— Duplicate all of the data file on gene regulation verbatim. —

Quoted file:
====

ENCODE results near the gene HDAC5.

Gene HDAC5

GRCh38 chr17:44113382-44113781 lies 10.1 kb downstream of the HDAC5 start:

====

ENCODE results near the gene HDAC5.

Gene HDAC5

GRCh38 chr17:44113382-44113781 lies 10.1 kb downstream of the HDAC5 start: